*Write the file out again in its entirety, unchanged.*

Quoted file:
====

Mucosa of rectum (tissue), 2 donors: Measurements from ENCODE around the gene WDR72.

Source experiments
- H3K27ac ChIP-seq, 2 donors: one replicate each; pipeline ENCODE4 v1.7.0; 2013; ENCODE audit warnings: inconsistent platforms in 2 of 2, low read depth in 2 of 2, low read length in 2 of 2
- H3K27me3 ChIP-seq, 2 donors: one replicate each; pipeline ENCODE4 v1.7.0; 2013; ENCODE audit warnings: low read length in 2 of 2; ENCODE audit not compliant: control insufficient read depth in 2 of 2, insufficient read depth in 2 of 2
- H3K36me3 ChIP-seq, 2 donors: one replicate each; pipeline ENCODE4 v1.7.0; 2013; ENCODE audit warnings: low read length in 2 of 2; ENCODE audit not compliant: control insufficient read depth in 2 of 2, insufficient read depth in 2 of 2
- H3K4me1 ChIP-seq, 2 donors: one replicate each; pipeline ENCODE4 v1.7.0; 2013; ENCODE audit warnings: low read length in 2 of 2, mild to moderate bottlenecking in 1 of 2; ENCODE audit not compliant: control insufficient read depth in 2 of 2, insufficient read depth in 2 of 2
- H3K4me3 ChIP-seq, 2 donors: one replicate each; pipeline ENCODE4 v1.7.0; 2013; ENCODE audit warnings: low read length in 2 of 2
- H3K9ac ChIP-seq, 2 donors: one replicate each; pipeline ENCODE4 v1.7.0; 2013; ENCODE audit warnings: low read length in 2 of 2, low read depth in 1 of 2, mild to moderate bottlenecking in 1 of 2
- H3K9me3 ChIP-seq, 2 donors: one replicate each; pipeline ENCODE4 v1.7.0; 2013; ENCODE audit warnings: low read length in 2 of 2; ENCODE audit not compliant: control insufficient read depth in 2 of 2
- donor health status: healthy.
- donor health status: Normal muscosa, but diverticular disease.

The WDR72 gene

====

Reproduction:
Mucosa of rectum (tissue), 2 donors: Measurements from ENCODE around the gene WDR72.

Source experiments
- H3K27ac ChIP-seq, 2 donors: one replicate each; pipeline ENCODE4 v1.7.0; 2013; ENCODE audit warnings: inconsistent platforms in 2 of 2, low read depth in 2 of 2, low read length in 2 of 2
- H3K27me3 ChIP-seq, 2 donors: one replicate each; pipeline ENCODE4 v1.7.0; 2013; ENCODE audit warnings: low read length in 2 of 2; ENCODE audit not compliant: control insufficient read depth in 2 of 2, insufficient read depth in 2 of 2
- H3K36me3 ChIP-seq, 2 donors: one replicate each; pipeline ENCODE4 v1.7.0; 2013; ENCODE audit warnings: low read length in 2 of 2; ENCODE audit not compliant: control insufficient read depth in 2 of 2, insufficient read depth in 2 of 2
- H3K4me1 ChIP-seq, 2 donors: one replicate each; pipeline ENCODE4 v1.7.0; 2013; ENCODE audit warnings: low read length in 2 of 2, mild to moderate bottlenecking in 1 of 2; ENCODE audit not compliant: control insufficient read depth in 2 of 2, insufficient read depth in 2 of 2
- H3K4me3 ChIP-seq, 2 donors: one replicate each; pipeline ENCODE4 v1.7.0; 2013; ENCODE audit warnings: low read length in 2 of 2
- H3K9ac ChIP-seq, 2 donors: one replicate each; pipeline ENCODE4 v1.7.0; 2013; ENCODE audit warnings: low read length in 2 of 2, low read depth in 1 of 2, mild to moderate bottlenecking in 1 of 2
- H3K9me3 ChIP-seq, 2 donors: one replicate each; pipeline ENCODE4 v1.7.0; 2013; ENCODE audit warnings: low read length in 2 of 2; ENCODE audit not compliant: control insufficient read depth in 2 of 2
- donor health status: healthy.
- donor health status: Normal muscosa, but diverticular disease.

The WDR72 gene